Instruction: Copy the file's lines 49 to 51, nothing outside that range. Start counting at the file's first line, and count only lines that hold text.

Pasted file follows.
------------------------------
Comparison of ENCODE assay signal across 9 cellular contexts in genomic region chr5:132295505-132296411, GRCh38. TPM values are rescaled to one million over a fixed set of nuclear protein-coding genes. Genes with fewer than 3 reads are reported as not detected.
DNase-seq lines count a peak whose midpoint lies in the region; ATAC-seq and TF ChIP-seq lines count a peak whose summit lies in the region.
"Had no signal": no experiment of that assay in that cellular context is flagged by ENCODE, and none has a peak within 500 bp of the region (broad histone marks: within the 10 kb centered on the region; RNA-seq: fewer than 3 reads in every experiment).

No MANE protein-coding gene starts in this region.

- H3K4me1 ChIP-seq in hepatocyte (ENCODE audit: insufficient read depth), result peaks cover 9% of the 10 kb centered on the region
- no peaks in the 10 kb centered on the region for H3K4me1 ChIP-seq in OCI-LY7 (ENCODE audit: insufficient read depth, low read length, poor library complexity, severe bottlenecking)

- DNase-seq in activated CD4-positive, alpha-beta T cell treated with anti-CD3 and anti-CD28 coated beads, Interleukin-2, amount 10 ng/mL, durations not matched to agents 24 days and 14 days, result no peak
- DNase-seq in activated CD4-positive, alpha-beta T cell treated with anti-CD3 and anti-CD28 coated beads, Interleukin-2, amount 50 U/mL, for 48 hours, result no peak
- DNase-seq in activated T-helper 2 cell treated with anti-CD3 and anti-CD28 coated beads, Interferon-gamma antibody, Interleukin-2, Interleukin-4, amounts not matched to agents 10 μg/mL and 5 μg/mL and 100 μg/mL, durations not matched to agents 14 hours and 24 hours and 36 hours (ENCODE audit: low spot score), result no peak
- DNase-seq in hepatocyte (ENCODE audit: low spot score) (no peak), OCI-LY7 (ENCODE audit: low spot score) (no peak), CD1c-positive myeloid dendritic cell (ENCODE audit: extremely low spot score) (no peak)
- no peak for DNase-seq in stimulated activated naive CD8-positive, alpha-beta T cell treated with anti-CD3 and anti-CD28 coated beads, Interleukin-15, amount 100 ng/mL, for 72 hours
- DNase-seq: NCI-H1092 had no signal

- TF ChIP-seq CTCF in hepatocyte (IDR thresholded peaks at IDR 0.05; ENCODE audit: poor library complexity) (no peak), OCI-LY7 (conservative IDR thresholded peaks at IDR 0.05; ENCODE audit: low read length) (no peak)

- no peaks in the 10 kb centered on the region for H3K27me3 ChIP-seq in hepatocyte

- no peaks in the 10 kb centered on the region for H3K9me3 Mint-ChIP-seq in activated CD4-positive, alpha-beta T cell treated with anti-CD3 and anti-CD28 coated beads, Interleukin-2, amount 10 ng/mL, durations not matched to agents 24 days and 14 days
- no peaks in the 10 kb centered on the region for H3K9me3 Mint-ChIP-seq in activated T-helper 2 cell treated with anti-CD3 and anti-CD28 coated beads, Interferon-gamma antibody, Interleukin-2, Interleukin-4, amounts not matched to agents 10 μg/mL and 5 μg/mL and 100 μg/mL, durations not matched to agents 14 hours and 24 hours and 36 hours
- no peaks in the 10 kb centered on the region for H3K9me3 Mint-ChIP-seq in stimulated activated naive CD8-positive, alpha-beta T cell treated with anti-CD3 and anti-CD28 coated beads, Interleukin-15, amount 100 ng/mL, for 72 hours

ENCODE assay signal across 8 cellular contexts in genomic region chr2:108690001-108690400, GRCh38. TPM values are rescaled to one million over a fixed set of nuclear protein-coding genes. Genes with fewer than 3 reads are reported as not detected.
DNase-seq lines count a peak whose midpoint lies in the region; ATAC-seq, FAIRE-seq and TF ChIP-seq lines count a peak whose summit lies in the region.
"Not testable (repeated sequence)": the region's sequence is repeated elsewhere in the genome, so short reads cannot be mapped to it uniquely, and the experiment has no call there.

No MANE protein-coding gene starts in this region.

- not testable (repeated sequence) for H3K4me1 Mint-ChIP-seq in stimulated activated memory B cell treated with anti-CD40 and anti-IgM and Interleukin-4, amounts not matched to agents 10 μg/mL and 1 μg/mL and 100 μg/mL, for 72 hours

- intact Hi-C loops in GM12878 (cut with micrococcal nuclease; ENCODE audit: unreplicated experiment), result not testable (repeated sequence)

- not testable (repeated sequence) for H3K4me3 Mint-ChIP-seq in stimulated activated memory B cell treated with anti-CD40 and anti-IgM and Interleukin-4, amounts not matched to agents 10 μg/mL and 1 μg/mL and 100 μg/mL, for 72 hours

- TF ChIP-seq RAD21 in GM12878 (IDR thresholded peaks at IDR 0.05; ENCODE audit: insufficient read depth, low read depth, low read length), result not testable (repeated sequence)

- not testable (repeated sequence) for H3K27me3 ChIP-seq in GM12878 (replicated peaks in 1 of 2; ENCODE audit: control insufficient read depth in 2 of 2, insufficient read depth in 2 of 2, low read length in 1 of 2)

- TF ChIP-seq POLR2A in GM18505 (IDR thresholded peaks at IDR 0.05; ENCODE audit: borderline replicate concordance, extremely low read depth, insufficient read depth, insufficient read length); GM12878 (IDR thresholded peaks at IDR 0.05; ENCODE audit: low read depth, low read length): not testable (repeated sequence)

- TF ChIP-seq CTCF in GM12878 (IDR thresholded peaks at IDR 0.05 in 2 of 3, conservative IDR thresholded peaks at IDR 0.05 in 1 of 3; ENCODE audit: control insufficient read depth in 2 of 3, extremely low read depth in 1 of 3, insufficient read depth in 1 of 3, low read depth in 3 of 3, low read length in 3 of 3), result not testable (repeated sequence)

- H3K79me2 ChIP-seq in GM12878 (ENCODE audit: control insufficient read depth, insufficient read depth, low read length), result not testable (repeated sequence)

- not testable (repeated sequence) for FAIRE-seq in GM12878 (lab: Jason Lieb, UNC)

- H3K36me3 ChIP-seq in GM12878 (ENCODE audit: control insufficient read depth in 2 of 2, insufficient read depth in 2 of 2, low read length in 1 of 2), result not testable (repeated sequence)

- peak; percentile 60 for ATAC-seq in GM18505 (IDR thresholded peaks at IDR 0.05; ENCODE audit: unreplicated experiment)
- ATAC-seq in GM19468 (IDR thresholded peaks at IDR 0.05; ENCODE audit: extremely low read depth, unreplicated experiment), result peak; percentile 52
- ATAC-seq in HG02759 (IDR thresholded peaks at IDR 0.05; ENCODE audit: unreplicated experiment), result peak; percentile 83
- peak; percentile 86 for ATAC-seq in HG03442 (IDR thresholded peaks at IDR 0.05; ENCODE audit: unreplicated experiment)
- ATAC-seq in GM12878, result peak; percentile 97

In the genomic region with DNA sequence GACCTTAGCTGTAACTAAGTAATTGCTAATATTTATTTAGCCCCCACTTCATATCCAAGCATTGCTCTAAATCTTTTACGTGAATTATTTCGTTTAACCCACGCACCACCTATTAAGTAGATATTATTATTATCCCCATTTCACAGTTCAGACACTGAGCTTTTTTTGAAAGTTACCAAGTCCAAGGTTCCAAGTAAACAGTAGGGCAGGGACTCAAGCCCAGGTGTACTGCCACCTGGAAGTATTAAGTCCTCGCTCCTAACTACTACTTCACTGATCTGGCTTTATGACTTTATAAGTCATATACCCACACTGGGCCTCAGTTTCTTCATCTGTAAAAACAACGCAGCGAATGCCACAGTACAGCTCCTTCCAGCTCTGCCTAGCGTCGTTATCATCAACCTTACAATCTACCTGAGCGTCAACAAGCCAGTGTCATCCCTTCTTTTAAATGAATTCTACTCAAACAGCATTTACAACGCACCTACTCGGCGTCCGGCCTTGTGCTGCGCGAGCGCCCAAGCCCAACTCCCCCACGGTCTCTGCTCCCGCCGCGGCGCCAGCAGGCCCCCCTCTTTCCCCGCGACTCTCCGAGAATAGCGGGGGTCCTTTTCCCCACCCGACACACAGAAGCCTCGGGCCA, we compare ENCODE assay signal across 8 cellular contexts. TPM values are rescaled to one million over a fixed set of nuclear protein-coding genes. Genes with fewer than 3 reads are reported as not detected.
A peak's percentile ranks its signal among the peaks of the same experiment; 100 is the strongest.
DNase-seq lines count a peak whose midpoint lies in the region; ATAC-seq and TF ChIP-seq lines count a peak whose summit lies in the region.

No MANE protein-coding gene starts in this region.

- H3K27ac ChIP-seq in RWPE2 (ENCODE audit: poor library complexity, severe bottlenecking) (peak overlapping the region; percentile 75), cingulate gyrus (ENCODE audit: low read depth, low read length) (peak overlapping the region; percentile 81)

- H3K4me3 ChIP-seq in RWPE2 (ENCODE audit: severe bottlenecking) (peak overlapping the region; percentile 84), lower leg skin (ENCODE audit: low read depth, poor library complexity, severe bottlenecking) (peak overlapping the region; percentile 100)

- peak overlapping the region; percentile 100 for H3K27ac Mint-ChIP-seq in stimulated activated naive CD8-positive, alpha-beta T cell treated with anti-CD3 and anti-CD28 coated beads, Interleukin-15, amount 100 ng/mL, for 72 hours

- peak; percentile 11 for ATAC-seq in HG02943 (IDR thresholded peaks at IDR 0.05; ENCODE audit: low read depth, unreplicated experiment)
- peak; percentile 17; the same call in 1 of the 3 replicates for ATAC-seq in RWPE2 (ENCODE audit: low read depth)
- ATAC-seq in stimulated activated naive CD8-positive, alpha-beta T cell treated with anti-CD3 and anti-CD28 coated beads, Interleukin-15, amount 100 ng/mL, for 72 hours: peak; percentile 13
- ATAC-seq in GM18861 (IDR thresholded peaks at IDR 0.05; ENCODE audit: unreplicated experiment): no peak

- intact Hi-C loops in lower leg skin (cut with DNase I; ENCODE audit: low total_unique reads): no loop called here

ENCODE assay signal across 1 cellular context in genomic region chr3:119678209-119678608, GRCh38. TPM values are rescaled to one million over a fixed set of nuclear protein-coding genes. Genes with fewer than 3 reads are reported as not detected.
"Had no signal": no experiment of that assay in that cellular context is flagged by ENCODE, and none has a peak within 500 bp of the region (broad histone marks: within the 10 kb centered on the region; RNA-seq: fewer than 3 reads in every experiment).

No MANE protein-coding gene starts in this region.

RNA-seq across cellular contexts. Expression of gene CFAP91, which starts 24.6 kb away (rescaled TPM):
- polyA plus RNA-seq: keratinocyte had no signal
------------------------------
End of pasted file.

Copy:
ENCODE assay signal across 1 cellular context in genomic region chr3:119678209-119678608, GRCh38. TPM values are rescaled to one million over a fixed set of nuclear protein-coding genes. Genes with fewer than 3 reads are reported as not detected.
"Had no signal": no experiment of that assay in that cellular context is flagged by ENCODE, and none has a peak within 500 bp of the region (broad histone marks: within the 10 kb centered on the region; RNA-seq: fewer than 3 reads in every experiment).

No MANE protein-coding gene starts in this region.